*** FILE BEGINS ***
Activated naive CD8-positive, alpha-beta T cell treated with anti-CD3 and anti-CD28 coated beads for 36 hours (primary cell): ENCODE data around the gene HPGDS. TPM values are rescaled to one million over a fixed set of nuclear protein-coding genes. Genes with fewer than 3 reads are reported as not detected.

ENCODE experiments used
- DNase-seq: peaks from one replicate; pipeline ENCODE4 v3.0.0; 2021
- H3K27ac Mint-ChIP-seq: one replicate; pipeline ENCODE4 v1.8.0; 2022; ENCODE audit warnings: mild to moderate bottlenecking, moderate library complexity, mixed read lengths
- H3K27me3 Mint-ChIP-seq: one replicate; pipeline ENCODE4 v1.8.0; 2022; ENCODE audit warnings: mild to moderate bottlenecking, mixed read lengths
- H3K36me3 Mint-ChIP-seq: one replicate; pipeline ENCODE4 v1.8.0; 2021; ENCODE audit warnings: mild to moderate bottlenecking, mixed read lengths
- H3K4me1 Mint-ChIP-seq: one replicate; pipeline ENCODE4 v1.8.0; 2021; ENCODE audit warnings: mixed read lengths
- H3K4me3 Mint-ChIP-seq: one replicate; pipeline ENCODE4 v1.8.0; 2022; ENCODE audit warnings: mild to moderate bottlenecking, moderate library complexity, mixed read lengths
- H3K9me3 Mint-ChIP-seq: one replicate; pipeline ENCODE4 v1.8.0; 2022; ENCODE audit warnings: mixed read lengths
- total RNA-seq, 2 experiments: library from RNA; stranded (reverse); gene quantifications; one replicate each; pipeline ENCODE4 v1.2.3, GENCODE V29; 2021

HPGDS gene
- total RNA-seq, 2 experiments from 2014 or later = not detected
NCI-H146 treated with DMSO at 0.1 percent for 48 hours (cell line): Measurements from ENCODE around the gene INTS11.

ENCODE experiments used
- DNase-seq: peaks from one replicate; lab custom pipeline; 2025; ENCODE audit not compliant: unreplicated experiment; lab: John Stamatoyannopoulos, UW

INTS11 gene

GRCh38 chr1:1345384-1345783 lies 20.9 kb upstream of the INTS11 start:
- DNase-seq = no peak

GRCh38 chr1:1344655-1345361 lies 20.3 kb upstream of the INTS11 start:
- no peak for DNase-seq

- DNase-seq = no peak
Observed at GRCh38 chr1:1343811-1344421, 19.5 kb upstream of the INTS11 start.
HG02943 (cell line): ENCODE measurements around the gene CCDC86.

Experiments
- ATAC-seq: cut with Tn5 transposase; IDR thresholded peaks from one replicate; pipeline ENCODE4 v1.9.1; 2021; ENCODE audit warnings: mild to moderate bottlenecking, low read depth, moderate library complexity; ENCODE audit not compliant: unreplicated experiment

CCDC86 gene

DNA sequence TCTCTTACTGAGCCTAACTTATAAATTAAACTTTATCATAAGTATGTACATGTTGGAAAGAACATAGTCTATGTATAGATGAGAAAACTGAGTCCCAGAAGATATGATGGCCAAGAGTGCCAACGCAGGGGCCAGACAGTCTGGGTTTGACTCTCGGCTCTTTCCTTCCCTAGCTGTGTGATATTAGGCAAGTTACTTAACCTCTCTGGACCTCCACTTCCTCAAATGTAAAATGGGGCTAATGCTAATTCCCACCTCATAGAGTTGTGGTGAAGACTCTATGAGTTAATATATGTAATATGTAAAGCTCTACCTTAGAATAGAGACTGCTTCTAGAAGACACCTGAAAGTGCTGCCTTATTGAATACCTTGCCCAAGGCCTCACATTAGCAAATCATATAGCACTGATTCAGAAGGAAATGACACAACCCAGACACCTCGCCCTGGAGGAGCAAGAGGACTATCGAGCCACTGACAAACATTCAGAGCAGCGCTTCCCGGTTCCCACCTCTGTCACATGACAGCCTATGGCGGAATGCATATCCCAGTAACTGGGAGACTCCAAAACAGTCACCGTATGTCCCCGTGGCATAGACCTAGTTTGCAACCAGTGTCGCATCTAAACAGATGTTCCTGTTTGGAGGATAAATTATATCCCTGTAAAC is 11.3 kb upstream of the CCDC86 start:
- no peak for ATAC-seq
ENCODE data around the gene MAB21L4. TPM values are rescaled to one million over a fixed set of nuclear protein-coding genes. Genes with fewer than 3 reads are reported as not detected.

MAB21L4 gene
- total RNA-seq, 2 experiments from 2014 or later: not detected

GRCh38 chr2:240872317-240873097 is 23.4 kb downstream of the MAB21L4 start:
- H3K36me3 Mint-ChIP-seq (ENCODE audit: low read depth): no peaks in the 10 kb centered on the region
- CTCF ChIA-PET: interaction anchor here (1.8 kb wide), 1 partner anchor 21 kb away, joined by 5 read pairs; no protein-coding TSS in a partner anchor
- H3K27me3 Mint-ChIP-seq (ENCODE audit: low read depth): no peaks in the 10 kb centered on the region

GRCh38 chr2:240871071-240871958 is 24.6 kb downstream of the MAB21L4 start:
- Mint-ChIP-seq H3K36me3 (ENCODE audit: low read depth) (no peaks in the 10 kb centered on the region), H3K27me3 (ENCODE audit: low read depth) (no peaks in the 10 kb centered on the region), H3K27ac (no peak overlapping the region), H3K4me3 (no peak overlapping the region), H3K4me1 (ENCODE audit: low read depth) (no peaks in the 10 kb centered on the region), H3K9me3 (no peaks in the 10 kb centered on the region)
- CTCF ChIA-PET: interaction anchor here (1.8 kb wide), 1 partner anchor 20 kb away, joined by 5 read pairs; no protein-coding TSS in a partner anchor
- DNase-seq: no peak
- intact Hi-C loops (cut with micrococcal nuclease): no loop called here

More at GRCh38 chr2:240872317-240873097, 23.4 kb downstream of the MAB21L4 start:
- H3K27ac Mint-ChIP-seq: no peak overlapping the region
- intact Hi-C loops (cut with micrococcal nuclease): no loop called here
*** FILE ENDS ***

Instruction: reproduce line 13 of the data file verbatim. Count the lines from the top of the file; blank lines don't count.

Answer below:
NCI-H146 treated with DMSO at 0.1 percent for 48 hours (cell line): Measurements from ENCODE around the gene INTS11.